The sound of the screen door slamming shut echoed through the strangely quiet house. Joe knew Ed was home; his car was in the drive, but where was the usual classic rock spilling from the open door?
"Ed?" Joe walked back toward the kitchen. Ed looked up, a blank look on his face, when Joe entered the room. Papers were strewn across the old Formica topped table where Ed sat. He still wore his mechanic's coveralls and hadn't showered yet. Another bad sign.
Joe put the bag of groceries on the counter and sat down. "What's wrong, Ed?"
Ed took a deep breath and looked into Joe's eyes. "My father's dead."
Joe cocked his head. "Yeah, I know. He died twenty-five years ago." He looked pointedly at the papers strewn about the table. "What's this all about?"
"No, you don't know. I didn't know. According to this, he just died, as in less than two weeks ago."
"No way. I thought he died before you were born."
"So did I. That's what my mother said anyway." There were so many questions in Ed's eyes.
Joe swallowed. What could he say? "Jesus." Not very helpful, but shit, Ed had no living relatives to ask about any of this.
"Yeah." Ed waved a hand over the scattered paperwork. "Some lawyer from Mayfield, Nebraska, had this stuff delivered this afternoon. Apparently my father was alive and well until a motorcycle accident killed him instantly back on the third." Ed looked up again. "He left everything he had to me."
"Why didn't he contact me? I mean--ever. Not when I was a kid, not even when Mom died. Shit, I was only seventeen. I could have used a little help. And if Mom was keeping him from me, then why not in the eight years since she died?"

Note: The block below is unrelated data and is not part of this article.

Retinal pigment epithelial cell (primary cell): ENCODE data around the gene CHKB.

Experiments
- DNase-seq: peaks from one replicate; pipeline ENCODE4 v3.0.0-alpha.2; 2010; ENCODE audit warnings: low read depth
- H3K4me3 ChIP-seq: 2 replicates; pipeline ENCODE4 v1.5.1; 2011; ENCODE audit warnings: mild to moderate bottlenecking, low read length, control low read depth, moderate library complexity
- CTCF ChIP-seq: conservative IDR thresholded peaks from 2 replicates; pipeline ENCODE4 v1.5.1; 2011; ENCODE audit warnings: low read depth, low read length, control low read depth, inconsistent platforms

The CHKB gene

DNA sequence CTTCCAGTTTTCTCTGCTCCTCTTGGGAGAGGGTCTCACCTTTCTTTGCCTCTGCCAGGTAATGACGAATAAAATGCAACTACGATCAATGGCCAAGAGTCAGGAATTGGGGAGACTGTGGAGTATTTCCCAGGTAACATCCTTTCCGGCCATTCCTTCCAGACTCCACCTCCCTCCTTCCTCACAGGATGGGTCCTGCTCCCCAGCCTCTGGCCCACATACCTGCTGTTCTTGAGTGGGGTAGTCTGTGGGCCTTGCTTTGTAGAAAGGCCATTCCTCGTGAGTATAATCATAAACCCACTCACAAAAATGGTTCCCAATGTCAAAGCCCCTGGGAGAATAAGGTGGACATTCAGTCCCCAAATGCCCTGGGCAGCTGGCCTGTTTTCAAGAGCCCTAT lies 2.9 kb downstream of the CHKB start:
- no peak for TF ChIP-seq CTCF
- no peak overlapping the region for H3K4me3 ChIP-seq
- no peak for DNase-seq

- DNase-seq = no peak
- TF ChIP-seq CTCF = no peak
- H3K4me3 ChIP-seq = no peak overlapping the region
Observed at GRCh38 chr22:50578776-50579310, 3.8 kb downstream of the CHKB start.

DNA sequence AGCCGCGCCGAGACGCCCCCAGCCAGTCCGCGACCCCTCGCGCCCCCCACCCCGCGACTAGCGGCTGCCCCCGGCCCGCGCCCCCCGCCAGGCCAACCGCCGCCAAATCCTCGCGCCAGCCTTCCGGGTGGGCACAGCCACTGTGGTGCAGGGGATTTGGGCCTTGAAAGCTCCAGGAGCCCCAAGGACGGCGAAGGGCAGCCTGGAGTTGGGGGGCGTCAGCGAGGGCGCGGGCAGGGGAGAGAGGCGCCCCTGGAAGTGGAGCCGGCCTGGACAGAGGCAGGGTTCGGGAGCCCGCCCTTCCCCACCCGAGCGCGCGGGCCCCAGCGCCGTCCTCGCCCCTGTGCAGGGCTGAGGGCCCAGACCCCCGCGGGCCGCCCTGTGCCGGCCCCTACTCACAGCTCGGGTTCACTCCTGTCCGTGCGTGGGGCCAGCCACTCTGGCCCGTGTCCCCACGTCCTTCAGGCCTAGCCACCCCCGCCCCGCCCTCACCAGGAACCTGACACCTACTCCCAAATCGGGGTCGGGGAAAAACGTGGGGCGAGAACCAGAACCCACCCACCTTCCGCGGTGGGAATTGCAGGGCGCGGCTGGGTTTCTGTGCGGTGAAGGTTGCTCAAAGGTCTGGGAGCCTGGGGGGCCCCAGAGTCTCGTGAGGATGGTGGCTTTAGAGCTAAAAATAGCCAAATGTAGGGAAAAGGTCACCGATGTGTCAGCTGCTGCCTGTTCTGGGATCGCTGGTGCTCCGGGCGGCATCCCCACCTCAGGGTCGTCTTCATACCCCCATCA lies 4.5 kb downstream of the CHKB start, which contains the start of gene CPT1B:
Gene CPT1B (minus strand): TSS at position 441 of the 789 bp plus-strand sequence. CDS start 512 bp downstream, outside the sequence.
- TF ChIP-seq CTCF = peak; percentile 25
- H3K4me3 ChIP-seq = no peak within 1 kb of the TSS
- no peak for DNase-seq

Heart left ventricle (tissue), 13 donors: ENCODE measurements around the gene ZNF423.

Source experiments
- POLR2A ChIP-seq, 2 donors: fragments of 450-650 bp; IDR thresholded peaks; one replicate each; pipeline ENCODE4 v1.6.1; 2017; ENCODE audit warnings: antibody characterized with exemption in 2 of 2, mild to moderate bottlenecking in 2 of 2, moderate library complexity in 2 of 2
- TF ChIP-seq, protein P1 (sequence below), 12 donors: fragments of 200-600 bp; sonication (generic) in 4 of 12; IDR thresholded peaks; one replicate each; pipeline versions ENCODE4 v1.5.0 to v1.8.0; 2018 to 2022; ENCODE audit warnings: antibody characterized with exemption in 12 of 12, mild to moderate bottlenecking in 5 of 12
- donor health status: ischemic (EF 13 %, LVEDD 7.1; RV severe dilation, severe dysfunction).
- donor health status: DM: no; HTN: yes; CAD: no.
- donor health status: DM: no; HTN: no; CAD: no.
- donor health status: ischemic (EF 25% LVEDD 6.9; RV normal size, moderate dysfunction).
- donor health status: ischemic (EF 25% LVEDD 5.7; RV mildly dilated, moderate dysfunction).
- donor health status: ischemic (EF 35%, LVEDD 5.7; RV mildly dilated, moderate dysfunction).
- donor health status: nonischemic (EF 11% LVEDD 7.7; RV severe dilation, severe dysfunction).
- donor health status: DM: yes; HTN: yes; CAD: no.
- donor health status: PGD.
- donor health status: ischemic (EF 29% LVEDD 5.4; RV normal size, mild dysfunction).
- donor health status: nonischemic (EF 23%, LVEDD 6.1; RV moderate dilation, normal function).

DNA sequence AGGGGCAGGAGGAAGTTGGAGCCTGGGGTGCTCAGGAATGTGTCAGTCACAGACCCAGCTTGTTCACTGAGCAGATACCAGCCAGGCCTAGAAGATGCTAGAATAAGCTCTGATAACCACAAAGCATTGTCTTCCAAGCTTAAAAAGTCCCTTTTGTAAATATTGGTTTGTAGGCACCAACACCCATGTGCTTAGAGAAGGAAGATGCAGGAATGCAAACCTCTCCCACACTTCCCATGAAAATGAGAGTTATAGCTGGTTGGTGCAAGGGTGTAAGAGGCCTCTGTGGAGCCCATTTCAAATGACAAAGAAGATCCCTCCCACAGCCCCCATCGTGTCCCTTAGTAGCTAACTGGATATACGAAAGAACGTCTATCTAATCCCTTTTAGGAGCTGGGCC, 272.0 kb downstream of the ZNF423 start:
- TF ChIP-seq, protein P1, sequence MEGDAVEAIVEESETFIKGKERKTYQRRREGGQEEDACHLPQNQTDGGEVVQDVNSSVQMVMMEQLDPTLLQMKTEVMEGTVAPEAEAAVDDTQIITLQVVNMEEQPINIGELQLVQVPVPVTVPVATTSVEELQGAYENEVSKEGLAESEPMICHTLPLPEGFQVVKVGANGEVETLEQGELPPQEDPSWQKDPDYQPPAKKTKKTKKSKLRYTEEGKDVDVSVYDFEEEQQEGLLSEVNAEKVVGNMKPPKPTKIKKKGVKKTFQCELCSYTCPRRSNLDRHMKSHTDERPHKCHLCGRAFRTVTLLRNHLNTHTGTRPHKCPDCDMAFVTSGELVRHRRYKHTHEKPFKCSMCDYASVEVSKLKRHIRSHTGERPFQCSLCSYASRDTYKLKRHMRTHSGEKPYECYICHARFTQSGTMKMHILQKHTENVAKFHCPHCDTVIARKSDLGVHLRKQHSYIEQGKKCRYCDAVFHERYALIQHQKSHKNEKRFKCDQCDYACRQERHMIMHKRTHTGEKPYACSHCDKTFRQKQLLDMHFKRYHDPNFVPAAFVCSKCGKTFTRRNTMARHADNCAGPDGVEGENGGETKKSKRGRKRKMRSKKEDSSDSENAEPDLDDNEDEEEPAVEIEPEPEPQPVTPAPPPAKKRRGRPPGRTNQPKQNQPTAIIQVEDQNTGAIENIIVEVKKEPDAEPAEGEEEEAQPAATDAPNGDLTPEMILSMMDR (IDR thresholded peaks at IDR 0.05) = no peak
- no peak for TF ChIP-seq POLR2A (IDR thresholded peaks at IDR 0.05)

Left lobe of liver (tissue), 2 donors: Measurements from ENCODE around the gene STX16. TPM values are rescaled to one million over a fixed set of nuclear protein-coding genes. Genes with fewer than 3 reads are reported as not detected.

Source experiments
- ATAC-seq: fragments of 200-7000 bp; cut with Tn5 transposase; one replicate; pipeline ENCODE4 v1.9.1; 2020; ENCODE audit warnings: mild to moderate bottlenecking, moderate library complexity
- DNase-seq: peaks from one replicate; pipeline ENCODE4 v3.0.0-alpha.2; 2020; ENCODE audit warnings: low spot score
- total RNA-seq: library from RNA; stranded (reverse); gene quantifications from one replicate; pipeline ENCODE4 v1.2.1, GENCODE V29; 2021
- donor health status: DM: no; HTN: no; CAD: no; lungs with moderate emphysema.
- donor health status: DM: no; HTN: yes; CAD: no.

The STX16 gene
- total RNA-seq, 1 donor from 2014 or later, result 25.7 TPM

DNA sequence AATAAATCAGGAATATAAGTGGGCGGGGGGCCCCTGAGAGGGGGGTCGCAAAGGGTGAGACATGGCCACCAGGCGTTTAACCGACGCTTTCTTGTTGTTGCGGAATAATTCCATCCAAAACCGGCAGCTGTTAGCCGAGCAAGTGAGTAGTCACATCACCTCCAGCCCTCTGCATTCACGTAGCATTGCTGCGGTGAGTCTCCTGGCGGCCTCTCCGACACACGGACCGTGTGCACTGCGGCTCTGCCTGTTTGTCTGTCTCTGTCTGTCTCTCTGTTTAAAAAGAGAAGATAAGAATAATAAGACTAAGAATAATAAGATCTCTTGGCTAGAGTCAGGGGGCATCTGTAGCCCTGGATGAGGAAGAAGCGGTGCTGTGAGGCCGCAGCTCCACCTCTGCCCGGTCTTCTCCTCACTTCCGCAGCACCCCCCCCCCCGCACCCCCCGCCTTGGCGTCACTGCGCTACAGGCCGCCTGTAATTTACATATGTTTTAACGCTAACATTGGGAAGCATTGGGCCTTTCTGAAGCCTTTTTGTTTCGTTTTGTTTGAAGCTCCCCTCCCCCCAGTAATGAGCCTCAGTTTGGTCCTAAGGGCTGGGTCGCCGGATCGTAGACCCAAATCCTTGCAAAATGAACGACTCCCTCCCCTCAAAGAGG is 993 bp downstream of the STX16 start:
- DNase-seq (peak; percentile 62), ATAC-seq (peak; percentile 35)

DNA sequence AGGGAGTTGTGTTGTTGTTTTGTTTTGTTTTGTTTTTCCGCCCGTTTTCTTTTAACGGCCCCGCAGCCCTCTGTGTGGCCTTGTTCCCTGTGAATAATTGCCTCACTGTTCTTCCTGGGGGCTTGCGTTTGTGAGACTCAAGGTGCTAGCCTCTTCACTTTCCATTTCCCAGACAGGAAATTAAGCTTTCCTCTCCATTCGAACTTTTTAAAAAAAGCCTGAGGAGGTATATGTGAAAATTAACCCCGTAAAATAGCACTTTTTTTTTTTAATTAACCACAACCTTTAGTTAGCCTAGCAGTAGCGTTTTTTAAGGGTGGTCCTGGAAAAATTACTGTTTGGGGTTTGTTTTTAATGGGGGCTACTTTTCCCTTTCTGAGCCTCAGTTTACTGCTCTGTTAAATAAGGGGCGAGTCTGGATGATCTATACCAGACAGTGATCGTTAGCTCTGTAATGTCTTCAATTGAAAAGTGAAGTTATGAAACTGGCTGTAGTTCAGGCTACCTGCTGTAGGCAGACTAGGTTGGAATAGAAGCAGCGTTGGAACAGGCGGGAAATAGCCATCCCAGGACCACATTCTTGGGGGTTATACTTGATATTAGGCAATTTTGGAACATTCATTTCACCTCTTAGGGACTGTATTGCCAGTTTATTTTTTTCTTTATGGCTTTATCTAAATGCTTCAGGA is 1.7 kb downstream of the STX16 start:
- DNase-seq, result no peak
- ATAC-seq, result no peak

None of it made any sense. "And why weren't you notified sooner? If you're next of kin, wouldn't you have to handle the--well--the funeral arrangements and such?"
Ed shrugged. "Maybe he didn't go around telling people he had a son out there somewhere. Maybe he left some kind of instructions of his own for that stuff."
"Maybe. Would have been nice if you'd had the chance to at least attend his funeral." Joe sighed and nodded to the piles on the table. "So, why the need to contact you at this late date? What's all this paperwork about?"
Ed looked steadily into Joe's eyes before continuing. "He left me a farm outside of Mayfield. A section, six hundred forty acres. Apparently the inheritance includes a bank account, a farmhouse, and everything in it. Outbuildings, equipment, livestock. He even had a little life insurance policy listing me as the beneficiary so taxes and running capital shouldn't be a problem."
Joe's jaw dropped. A farm? And Ed was considering keeping it? What about the life they'd built here together? "So what does that mean, Ed?"
Ed looked pointedly at him. "You know I don't know anything about farming."
Joe held his breath. That was true. Ed was an auto mechanic, not a farmer. He'd certainly need help--at least at first. "But I do. You would know all about how to keep the equipment running, and you have a good head for business." Joe affected a grin and resorted to humor. "And you're strong and take direction very well."
Ed laughed. "In your dreams, bottom-boy."
Joe was relieved to see a little of the distress drain from Ed's face, but still, what the hell did that mean?
Ed's smile faded again. "It is your dream, though, isn't it?"
Hell yes, but the dream had evolved to include Ed. He'd much rather continue as a farmhand for hire, coming home to Ed each night, than face life under any circumstances without Ed. "I gave up on that dream long ago."